In today’s workforce, many companies’ employees work in a different state from their employer’s office. Employees working remotely may travel to many states as part of a national or regional sales force, or they may work full-time out of their residence.
In Massachusetts, this arrangement requires careful planning by the employer in the following legal areas:
If an employee is working outside the employer’s state of incorporation or its principal place of business, the employee’s actions may require the employer to register as “doing business” in that state. In Massachusetts, an out-of-state employer is not required to register as transacting business in the Commonwealth when the employees solicit or obtain orders that require acceptance outside the state before they become contracts. If the employees can make contracts in Massachusetts without the employer’s acceptance in another state, the corporation should register. While the distinction between contracting in the state and outside the state may seem inconsequential, out-of-state employers that conduct any course of repeated transactions of a like nature in the state should register.
Registration for doing business typically requires annual reports in the state as well as associated filing fees. Moreover, even if an out-of-state employer is not registered as doing business, it may still be subject to corporate excise tax or legal jurisdiction for its activities within the state. And, employees can be subject to income tax in multiple states—so employers may have to withhold in multiple states.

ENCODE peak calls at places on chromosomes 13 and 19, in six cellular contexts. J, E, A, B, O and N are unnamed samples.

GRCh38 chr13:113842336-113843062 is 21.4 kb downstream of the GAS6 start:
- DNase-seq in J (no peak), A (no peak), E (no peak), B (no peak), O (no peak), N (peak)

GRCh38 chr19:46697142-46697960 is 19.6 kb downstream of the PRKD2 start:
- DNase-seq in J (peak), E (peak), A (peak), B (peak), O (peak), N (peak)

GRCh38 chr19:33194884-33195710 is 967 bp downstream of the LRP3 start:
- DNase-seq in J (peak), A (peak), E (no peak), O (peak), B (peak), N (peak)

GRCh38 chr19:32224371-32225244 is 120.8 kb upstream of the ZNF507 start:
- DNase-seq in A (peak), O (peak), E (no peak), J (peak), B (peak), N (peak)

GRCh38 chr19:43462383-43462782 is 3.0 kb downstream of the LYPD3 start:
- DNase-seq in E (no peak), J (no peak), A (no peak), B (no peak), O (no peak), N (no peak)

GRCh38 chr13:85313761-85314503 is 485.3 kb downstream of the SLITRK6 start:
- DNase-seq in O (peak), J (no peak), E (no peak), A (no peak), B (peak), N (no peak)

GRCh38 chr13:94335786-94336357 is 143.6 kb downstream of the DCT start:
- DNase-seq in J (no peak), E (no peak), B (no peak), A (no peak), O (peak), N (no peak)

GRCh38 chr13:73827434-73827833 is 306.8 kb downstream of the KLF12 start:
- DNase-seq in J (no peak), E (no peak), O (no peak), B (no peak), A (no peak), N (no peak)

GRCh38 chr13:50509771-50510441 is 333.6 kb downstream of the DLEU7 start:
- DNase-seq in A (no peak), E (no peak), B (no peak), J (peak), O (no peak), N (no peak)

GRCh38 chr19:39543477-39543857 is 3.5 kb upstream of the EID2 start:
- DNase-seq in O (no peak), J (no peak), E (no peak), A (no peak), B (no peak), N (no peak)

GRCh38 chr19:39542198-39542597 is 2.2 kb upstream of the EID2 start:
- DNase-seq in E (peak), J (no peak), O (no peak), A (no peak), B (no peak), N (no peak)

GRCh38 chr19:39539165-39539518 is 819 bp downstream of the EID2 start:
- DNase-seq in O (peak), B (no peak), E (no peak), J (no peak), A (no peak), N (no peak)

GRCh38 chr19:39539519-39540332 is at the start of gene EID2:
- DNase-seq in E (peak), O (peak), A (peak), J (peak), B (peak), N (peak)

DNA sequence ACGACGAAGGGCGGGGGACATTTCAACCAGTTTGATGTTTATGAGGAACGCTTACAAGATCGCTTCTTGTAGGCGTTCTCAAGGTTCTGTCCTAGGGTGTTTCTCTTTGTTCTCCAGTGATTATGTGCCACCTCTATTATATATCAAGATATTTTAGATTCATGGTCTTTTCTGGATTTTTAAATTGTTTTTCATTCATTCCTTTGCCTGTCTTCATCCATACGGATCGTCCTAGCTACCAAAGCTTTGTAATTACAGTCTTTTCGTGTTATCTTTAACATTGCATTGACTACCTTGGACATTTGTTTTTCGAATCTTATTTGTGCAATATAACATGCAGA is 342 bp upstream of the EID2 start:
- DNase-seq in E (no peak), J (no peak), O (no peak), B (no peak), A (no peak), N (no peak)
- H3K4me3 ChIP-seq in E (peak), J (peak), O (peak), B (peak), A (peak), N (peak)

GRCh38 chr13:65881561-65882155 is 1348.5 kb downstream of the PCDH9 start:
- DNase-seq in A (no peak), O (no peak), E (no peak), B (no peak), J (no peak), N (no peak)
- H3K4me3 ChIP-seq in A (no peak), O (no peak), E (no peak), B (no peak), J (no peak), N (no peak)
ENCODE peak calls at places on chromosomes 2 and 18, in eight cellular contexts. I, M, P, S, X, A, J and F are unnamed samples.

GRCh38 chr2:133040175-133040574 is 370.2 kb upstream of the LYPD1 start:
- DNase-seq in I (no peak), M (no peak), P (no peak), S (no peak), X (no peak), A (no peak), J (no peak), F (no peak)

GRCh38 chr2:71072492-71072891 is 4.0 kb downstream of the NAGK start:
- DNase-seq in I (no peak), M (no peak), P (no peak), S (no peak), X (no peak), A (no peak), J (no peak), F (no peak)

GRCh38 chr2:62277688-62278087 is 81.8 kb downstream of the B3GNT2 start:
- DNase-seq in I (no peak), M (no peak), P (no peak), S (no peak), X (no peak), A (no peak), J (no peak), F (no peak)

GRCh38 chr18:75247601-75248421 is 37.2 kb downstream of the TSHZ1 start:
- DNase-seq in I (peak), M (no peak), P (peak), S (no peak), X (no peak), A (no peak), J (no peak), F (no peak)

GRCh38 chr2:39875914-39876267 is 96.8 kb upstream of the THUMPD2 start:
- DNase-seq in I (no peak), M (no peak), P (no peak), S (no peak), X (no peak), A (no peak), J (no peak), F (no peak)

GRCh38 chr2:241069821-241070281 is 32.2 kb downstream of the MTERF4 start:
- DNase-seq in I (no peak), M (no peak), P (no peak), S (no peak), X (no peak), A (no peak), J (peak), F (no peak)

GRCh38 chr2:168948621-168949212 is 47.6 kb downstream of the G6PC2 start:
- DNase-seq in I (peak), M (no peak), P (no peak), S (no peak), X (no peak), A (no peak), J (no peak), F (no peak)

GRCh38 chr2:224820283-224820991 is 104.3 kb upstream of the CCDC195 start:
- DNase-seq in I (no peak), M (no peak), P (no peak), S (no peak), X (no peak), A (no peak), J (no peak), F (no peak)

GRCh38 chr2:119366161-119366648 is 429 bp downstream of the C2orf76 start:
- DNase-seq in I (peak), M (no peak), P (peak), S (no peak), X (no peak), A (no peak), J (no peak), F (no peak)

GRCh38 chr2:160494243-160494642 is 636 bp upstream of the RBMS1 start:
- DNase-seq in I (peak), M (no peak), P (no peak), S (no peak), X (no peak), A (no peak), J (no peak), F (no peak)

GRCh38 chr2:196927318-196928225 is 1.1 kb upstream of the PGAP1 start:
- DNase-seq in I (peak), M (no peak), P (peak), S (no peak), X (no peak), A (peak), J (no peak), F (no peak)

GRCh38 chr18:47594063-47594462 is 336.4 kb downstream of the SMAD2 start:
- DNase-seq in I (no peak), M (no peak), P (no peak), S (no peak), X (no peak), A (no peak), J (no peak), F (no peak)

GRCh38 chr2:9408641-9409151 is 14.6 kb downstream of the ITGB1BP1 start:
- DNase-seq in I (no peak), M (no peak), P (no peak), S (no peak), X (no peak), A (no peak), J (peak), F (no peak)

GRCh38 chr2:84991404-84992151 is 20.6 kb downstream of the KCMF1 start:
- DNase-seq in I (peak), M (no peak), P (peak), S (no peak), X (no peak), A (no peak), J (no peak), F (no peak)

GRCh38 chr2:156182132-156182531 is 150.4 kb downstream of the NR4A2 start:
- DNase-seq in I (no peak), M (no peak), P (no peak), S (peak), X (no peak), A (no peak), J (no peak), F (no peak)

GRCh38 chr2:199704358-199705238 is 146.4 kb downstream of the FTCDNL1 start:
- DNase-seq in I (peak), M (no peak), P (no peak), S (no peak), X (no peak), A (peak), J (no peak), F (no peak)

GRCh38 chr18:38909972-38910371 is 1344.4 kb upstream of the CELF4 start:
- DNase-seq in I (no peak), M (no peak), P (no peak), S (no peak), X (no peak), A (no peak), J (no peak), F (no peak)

Employers should pay state unemployment tax for employees’ insurance coverage. But should the employer pay tax to the state of its offices, the state of an employee’s residence, or both?
Federal Department of Labor guidance indicates that employees are covered by unemployment insurance in only one state. Accordingly, most states have adopted a four-step analysis to determine which state should cover the employee. First, if an employee performs most of its activities in a single state – either the employer’s office state or the employee’s state of residence or sales – that state should collect the tax. Second, if an employee’s activities are not “localized” in one state under the first step, the state where the employee’s operations are based should collect the tax if the employee performs some activities there. Third, if the first two steps do not apply, the employer’s state’s law applies if the employee performs some work in the employer’s state of control. Fourth, if the employee performs only non-localized work outside of the employee’s operations base and the employer’s state of control, the employee’s state of residence applies. Residence is assessed using factors including where the employee lives, is registered to vote, enrolls children in school, and refers to as “home”. Massachusetts adopted this four-step analysis at M.G.L. c. 151A, § 3.